Just that morning, ABC News had cited “knowledgeable Republican sources” saying that Romney’s vice presidential search team had not asked Rubio, one of the party’s rising stars, to complete any questionnaires or turn over any financial documents, the usual procedure for a possible running mate. The Washington Post confirmed the report with an “outside Romney adviser,” who nevertheless left open the possibility that Rubio could still be vetted.
So is Rubio under consideration or not? It never made sense for him not to be, or at least for the Romney campaign to appear to be considering him by asking for the usual documents. Rubio is a young, charismatic, Hispanic conservative from a top battleground state, Florida. In recent weeks, his star had waned as a possible running mate, as safer choices emerged as more likely – people like Sen. Rob Portman (R) of Ohio and former Gov. Tim Pawlenty (R) of Minnesota.
Rubio, the new conventional wisdom went, is too young (early 40s) and untested. In short, he could have become another Sarah Palin, a choice that electrifies the conservative GOP base but isn’t widely perceived as being ready to be president on Day One if need be. Romney’s management style suggests that he’s not a gambler like 2008 GOP nominee John McCain, who selected Ms. Palin, the charismatic but (at the time) nationally untested governor of Alaska.
More likely, the reasoning goes, Romney will select a running mate who reinforces his own attributes – experienced, maybe a tad boring, but someone with economic experience who projects maturity and reassurance to an anxious public.
Still, in recent presidential cycles, nominees have always made it known that they were casting a wide net for a running mate, and always made clear that the list was diverse, including women and minorities. Throwing out names of people who don’t have a serious chance is considered par for the course.
It’s possible the unnamed sources cited by ABC News were wrong. That was Romney’s message Tuesday evening.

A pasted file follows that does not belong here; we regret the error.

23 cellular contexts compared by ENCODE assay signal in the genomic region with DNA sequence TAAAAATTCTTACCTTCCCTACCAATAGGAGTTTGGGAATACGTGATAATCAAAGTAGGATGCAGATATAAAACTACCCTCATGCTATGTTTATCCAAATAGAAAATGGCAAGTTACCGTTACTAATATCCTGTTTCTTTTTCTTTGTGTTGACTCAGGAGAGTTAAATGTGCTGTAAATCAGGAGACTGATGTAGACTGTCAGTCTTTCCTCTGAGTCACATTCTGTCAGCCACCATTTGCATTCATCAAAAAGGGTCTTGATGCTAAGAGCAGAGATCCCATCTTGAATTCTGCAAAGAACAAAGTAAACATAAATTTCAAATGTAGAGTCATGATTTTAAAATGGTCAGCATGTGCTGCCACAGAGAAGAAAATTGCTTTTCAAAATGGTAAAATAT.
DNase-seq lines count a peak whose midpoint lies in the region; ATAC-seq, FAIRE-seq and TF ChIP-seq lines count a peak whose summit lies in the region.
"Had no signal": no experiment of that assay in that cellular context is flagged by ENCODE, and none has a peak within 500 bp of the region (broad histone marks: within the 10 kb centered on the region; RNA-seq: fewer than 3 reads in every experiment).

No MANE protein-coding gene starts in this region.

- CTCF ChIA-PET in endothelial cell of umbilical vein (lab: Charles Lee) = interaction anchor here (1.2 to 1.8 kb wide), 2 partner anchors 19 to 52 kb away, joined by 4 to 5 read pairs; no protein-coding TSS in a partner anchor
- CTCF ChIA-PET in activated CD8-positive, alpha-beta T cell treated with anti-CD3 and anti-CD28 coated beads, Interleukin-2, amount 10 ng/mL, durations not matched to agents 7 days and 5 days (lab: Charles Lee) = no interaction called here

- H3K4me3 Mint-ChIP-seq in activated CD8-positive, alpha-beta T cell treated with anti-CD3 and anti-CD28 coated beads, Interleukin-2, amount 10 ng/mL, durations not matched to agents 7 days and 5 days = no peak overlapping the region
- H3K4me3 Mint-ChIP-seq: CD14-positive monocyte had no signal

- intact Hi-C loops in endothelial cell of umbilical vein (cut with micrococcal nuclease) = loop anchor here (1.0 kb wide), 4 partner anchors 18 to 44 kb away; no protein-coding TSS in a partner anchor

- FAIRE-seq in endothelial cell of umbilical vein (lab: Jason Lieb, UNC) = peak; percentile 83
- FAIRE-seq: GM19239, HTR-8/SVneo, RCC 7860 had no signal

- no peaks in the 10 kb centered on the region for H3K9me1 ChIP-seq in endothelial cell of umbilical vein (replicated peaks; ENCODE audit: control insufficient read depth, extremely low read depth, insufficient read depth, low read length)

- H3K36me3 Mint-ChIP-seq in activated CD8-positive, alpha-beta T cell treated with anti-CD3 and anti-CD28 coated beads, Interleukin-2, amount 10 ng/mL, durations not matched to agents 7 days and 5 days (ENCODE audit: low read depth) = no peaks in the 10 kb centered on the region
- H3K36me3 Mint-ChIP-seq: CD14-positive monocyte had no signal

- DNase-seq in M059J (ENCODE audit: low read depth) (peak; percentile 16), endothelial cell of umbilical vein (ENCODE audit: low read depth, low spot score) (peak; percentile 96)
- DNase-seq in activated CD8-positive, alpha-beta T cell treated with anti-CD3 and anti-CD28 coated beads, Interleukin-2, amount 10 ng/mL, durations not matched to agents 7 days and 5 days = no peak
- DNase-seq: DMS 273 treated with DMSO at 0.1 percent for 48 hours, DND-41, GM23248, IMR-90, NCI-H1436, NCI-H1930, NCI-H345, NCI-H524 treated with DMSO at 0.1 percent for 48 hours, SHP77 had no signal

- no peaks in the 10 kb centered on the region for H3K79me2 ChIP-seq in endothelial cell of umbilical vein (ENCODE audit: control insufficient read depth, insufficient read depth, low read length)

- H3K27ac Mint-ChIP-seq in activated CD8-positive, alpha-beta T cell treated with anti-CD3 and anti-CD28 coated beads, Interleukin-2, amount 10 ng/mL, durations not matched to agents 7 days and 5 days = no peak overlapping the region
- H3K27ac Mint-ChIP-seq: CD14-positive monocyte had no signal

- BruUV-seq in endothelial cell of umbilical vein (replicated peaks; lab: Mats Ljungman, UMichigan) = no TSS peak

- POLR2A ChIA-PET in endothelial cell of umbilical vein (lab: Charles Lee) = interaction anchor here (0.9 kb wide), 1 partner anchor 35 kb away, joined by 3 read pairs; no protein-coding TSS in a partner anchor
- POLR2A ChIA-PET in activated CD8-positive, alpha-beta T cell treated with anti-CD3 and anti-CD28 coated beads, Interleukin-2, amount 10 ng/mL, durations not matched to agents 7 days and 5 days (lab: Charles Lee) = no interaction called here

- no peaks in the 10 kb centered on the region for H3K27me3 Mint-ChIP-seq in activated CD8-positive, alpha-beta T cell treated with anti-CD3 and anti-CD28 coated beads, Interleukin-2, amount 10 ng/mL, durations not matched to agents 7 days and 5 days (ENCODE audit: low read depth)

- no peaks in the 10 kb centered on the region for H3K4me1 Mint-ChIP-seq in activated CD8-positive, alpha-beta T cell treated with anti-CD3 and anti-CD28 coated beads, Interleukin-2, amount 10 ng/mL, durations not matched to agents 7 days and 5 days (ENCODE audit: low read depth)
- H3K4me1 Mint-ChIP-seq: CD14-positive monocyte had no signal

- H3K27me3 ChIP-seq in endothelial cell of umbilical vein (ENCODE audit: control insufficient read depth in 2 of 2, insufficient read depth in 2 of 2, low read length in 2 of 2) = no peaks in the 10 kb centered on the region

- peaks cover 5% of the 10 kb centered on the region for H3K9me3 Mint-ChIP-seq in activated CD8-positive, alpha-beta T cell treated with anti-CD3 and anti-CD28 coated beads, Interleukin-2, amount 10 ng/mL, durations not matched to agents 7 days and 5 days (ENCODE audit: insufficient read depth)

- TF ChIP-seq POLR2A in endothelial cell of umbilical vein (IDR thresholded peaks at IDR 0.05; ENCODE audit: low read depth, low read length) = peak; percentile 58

“I can’t imagine who such people are,” Romney told the campaign press pool at a stop in Holland, Mich., referring to ABC’s sources. “But I can tell you this: They know nothing about the vice presidential selection or evaluation process. There are only two people in this country who know who are being vetted and who are not, and that’s [longtime aide] Beth Myers and myself. And I know Beth well. She doesn’t talk to anybody. The story was entirely false.”
But it’s also possible that word had indeed slipped out that Rubio wasn’t in the running, perhaps as a way to ease into the eventual selection of someone else. If so, the leak was ill-timed.
Last Friday, President Obama electrified the political world by announcing a new policy that will help hundreds of thousands of young illegal immigrants – a majority of them Hispanic – stay in the United States legally. Polls show the move is popular with the broad electorate, and could help light a fire under Mr. Obama’s Hispanic base. Obama is already winning Hispanic voters by a wide margin, but there have been questions over whether they will turn out in sufficient numbers to make up for his deficit among white non-Hispanic voters.
Putting Rubio on the ticket would by no means guarantee anything for Romney with the Hispanic vote. Rubio is Cuban-American, which doesn’t necessarily win him points among Mexican-Americans, who face immigration issues that Cubans don’t. But the symbolic importance of having a Hispanic running mate – the first in American history – would still mean something.
In the end, it’s possible that Rubio indeed wasn’t being vetted, but in the frenzy after the ABC report, the Romney campaign decided to change the narrative and announce that of course Rubio is being vetted. The bad news for Rubio is that the furor erupted the day his memoir was released. What Rubio no doubt had hoped would be a big moment in the sun turned into a day full of questions about an apparent snub.